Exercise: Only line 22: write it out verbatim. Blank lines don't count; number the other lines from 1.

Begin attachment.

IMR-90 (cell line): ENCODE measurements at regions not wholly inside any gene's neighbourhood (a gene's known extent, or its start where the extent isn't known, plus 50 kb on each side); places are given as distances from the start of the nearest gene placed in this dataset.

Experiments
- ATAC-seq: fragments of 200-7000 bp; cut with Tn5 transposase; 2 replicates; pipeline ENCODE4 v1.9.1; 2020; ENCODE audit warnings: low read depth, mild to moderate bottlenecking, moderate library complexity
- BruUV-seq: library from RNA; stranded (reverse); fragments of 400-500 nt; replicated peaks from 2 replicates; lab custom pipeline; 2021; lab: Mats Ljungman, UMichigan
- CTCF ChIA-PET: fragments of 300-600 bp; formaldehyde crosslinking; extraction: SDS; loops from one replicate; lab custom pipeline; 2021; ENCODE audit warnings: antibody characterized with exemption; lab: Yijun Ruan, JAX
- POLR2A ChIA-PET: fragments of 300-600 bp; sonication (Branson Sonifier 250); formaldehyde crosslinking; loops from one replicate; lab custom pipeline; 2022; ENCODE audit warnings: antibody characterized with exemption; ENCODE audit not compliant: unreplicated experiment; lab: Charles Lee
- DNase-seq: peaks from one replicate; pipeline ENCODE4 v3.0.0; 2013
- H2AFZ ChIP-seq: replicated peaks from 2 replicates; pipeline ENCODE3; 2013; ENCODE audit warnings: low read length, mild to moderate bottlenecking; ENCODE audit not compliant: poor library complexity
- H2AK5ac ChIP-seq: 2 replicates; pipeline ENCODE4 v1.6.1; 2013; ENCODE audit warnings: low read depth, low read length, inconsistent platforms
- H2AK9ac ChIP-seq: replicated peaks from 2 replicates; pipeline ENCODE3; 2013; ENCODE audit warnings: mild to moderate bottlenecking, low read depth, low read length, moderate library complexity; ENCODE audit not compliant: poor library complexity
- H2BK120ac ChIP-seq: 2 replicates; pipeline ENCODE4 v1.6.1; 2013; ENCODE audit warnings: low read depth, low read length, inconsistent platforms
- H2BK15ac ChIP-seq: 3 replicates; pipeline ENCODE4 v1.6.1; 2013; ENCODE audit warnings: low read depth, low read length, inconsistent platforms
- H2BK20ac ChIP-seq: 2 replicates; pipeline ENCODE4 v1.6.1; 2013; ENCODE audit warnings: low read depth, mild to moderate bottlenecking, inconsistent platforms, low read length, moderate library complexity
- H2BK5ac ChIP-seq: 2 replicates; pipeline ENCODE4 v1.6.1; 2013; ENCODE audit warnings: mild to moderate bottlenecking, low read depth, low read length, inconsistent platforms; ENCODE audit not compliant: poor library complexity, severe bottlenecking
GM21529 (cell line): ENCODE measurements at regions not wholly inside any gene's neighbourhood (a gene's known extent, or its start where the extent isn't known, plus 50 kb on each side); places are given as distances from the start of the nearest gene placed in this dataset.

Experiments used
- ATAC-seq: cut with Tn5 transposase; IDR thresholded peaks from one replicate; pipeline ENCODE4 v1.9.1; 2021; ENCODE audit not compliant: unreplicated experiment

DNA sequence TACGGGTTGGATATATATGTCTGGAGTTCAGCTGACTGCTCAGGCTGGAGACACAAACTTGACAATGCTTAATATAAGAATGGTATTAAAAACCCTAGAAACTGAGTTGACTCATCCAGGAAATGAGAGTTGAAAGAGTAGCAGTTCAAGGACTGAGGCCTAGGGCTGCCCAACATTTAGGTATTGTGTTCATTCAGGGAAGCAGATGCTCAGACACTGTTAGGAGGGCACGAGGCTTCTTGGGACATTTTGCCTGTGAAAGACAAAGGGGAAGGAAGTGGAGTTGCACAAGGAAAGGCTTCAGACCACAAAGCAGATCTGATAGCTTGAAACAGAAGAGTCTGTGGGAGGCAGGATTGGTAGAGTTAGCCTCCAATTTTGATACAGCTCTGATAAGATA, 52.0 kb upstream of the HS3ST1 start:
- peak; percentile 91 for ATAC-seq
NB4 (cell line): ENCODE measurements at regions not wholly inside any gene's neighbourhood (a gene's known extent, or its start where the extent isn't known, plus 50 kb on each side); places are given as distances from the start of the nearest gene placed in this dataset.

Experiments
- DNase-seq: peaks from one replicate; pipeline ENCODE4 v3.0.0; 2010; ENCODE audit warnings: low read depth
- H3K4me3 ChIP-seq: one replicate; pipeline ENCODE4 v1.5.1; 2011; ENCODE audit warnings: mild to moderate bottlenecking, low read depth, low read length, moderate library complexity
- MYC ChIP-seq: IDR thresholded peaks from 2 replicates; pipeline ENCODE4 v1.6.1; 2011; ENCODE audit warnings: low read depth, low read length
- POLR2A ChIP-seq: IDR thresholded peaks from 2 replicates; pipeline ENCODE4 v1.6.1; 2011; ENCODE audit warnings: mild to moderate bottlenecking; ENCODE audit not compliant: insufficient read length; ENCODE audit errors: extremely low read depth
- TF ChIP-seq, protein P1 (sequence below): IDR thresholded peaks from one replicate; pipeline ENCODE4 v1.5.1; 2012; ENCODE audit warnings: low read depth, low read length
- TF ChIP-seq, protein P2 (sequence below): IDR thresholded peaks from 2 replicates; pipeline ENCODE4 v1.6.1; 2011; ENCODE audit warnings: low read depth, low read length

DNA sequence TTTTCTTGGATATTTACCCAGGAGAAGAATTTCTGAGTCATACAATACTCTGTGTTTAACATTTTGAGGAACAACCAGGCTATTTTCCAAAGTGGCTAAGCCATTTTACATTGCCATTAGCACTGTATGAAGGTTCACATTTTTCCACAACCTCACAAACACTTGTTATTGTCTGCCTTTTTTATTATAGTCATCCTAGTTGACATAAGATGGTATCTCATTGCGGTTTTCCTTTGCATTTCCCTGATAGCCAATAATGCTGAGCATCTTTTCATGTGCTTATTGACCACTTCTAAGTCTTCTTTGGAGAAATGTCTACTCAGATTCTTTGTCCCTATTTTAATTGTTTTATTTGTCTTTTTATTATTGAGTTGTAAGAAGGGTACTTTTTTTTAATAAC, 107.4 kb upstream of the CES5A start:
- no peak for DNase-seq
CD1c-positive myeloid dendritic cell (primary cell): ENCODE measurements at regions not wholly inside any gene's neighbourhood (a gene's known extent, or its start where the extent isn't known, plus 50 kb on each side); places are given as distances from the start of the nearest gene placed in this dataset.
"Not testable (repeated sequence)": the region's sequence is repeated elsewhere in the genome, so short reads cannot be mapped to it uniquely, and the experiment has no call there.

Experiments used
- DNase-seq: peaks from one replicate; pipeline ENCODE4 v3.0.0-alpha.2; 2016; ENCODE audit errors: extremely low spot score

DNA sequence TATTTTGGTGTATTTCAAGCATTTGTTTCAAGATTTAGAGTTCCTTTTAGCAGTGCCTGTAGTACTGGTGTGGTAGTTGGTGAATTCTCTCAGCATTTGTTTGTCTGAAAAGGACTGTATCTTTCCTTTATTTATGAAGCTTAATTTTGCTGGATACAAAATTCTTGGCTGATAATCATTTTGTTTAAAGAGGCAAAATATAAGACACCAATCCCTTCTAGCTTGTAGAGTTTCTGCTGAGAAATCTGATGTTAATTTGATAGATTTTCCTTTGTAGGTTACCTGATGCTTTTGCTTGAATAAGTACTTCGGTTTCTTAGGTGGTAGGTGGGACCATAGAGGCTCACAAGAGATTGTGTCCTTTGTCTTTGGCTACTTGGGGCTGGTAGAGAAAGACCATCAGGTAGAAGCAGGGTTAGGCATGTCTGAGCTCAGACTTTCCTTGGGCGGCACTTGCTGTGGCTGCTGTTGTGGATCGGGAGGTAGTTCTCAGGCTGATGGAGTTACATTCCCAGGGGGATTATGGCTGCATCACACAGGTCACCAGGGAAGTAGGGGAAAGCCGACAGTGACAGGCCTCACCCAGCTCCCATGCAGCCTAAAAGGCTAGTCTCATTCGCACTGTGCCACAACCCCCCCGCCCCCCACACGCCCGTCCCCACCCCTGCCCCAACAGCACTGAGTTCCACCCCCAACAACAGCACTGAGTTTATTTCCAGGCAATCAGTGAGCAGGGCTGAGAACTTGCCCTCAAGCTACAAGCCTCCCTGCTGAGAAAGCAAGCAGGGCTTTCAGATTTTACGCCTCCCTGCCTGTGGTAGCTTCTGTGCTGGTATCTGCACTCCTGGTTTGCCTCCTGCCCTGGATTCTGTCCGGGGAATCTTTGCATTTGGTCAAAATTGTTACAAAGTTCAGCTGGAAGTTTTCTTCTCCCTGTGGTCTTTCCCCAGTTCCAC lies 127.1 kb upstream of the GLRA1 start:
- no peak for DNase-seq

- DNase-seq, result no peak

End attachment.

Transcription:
- DNase-seq: peaks from one replicate; pipeline ENCODE4 v3.0.0; 2010; ENCODE audit warnings: low read depth